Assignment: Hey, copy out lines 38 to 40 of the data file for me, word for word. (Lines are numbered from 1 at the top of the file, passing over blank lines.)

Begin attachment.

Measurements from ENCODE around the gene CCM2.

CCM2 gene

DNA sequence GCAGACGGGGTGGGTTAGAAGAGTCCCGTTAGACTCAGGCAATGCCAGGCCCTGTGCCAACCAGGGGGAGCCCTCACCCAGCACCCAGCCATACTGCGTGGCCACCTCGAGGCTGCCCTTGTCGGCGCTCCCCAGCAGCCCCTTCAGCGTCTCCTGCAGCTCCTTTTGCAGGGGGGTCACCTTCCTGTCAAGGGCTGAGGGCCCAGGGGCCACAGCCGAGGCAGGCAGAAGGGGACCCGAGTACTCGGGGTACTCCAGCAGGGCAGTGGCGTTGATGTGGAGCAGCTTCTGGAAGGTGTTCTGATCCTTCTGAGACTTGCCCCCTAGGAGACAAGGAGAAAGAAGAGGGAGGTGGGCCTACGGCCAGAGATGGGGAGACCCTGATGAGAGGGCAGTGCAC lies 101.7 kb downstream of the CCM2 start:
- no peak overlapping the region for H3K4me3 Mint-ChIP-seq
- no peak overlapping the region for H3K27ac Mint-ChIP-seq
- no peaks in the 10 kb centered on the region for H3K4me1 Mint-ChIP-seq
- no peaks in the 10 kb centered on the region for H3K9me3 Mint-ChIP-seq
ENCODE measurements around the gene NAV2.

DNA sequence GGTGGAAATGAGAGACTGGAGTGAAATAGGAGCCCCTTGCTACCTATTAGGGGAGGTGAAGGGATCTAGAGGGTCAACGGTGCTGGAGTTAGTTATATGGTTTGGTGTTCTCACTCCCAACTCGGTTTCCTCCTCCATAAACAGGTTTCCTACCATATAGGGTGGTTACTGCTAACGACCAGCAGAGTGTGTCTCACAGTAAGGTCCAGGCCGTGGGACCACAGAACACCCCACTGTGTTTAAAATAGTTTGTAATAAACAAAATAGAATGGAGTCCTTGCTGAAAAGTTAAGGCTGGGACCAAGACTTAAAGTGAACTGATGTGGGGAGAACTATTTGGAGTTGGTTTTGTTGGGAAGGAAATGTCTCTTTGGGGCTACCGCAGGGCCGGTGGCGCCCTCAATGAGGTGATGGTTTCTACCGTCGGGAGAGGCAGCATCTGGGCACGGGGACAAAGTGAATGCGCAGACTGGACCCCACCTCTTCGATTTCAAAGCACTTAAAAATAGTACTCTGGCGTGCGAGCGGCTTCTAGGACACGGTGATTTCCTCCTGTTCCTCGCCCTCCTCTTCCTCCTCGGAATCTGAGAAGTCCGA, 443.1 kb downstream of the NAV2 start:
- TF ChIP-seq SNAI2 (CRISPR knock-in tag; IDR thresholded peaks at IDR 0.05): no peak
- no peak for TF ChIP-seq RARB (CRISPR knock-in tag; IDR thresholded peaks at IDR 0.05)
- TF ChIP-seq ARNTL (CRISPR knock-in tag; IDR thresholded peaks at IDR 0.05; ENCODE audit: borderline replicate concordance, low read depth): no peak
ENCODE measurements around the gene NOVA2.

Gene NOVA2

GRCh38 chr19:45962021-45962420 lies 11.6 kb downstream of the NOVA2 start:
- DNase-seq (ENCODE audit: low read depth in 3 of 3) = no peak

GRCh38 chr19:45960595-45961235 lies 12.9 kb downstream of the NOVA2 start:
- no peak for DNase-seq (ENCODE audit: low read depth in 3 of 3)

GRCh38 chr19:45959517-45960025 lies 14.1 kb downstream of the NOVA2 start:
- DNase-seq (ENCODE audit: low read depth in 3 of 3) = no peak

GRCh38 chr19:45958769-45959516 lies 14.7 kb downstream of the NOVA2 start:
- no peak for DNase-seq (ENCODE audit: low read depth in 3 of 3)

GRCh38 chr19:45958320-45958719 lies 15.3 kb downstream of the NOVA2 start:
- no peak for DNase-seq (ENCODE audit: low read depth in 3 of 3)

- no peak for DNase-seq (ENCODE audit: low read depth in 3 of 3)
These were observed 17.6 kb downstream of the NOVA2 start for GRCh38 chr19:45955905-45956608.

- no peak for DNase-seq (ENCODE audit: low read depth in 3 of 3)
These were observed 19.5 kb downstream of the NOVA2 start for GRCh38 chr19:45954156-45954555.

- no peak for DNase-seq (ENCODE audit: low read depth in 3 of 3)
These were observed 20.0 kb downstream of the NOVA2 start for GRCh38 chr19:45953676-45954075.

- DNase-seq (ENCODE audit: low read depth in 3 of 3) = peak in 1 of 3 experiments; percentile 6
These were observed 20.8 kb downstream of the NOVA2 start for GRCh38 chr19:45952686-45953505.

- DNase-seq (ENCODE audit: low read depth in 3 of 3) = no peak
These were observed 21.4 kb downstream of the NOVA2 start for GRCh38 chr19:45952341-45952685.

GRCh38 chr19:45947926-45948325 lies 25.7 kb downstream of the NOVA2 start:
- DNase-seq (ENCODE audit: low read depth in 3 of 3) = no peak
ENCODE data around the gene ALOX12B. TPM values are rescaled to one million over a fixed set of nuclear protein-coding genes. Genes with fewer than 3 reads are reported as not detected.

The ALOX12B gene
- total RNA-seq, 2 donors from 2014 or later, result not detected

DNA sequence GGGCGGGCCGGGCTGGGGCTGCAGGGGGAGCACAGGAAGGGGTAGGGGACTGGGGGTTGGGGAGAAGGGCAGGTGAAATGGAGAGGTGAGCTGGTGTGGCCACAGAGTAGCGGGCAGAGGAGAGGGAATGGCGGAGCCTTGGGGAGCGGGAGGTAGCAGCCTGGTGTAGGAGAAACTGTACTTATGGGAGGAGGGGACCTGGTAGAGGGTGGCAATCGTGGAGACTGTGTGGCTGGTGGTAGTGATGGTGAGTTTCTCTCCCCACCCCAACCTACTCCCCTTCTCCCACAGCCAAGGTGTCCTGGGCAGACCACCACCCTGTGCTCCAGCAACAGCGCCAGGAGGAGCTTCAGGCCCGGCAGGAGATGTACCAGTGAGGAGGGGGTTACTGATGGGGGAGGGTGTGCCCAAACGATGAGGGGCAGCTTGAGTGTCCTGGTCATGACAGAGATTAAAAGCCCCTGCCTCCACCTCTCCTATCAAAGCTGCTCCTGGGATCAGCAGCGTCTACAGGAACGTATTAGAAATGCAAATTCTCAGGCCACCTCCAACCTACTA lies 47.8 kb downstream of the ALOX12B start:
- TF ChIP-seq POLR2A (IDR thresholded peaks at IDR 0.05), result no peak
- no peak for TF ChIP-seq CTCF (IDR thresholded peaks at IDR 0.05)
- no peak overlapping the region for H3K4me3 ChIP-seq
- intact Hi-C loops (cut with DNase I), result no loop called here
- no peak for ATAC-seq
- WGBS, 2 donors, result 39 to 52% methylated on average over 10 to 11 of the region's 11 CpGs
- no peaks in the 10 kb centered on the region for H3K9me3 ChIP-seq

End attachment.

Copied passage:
The ALOX12B gene
- total RNA-seq, 2 donors from 2014 or later, result not detected

DNA sequence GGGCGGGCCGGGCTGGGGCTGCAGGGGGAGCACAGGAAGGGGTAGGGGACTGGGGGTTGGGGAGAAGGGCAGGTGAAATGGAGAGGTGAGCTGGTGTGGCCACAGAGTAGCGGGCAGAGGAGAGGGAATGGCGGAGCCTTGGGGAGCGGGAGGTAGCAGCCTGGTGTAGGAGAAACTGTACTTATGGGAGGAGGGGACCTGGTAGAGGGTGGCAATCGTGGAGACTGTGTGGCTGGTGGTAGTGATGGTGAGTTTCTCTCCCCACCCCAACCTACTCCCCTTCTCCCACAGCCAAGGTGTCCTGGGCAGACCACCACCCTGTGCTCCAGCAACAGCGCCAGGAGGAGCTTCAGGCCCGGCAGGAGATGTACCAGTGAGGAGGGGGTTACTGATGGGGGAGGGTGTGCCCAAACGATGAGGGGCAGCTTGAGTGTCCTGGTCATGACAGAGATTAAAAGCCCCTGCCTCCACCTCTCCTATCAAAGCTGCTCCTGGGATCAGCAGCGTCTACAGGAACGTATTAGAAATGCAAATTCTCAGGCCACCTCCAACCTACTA lies 47.8 kb downstream of the ALOX12B start: